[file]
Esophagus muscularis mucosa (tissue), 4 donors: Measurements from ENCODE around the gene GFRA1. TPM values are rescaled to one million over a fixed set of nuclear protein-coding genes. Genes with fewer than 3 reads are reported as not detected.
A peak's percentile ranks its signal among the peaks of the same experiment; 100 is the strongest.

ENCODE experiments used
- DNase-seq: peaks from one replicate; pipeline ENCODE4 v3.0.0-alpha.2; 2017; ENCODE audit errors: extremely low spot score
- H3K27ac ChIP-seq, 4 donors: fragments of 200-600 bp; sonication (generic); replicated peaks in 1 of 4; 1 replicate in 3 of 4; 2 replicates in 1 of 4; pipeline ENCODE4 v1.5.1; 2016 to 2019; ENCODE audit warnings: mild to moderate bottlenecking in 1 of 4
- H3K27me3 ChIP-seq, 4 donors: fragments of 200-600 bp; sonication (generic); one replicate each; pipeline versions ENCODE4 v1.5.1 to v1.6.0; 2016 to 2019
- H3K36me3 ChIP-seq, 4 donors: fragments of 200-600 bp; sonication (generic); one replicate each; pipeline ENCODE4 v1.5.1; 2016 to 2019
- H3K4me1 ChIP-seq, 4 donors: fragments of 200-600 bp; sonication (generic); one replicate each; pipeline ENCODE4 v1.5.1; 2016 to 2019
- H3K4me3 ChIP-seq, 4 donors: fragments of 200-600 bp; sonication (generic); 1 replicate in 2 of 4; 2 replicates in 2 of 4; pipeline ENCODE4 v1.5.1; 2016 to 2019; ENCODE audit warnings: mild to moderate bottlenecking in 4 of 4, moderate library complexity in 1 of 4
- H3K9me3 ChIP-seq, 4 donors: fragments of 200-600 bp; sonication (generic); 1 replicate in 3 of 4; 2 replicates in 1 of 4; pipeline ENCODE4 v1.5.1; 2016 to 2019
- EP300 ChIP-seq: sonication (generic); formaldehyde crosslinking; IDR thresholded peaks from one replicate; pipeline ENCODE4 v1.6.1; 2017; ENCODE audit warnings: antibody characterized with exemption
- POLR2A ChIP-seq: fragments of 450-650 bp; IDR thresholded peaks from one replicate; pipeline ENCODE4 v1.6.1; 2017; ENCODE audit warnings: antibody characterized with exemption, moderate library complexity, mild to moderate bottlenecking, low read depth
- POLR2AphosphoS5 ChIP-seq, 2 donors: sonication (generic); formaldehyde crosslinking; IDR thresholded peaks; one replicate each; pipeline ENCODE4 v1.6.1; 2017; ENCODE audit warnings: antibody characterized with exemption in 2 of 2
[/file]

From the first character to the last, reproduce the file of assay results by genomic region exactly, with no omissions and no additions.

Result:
Esophagus muscularis mucosa (tissue), 4 donors: Measurements from ENCODE around the gene GFRA1. TPM values are rescaled to one million over a fixed set of nuclear protein-coding genes. Genes with fewer than 3 reads are reported as not detected.
A peak's percentile ranks its signal among the peaks of the same experiment; 100 is the strongest.

ENCODE experiments used
- DNase-seq: peaks from one replicate; pipeline ENCODE4 v3.0.0-alpha.2; 2017; ENCODE audit errors: extremely low spot score
- H3K27ac ChIP-seq, 4 donors: fragments of 200-600 bp; sonication (generic); replicated peaks in 1 of 4; 1 replicate in 3 of 4; 2 replicates in 1 of 4; pipeline ENCODE4 v1.5.1; 2016 to 2019; ENCODE audit warnings: mild to moderate bottlenecking in 1 of 4
- H3K27me3 ChIP-seq, 4 donors: fragments of 200-600 bp; sonication (generic); one replicate each; pipeline versions ENCODE4 v1.5.1 to v1.6.0; 2016 to 2019
- H3K36me3 ChIP-seq, 4 donors: fragments of 200-600 bp; sonication (generic); one replicate each; pipeline ENCODE4 v1.5.1; 2016 to 2019
- H3K4me1 ChIP-seq, 4 donors: fragments of 200-600 bp; sonication (generic); one replicate each; pipeline ENCODE4 v1.5.1; 2016 to 2019
- H3K4me3 ChIP-seq, 4 donors: fragments of 200-600 bp; sonication (generic); 1 replicate in 2 of 4; 2 replicates in 2 of 4; pipeline ENCODE4 v1.5.1; 2016 to 2019; ENCODE audit warnings: mild to moderate bottlenecking in 4 of 4, moderate library complexity in 1 of 4
- H3K9me3 ChIP-seq, 4 donors: fragments of 200-600 bp; sonication (generic); 1 replicate in 3 of 4; 2 replicates in 1 of 4; pipeline ENCODE4 v1.5.1; 2016 to 2019
- EP300 ChIP-seq: sonication (generic); formaldehyde crosslinking; IDR thresholded peaks from one replicate; pipeline ENCODE4 v1.6.1; 2017; ENCODE audit warnings: antibody characterized with exemption
- POLR2A ChIP-seq: fragments of 450-650 bp; IDR thresholded peaks from one replicate; pipeline ENCODE4 v1.6.1; 2017; ENCODE audit warnings: antibody characterized with exemption, moderate library complexity, mild to moderate bottlenecking, low read depth
- POLR2AphosphoS5 ChIP-seq, 2 donors: sonication (generic); formaldehyde crosslinking; IDR thresholded peaks; one replicate each; pipeline ENCODE4 v1.6.1; 2017; ENCODE audit warnings: antibody characterized with exemption in 2 of 2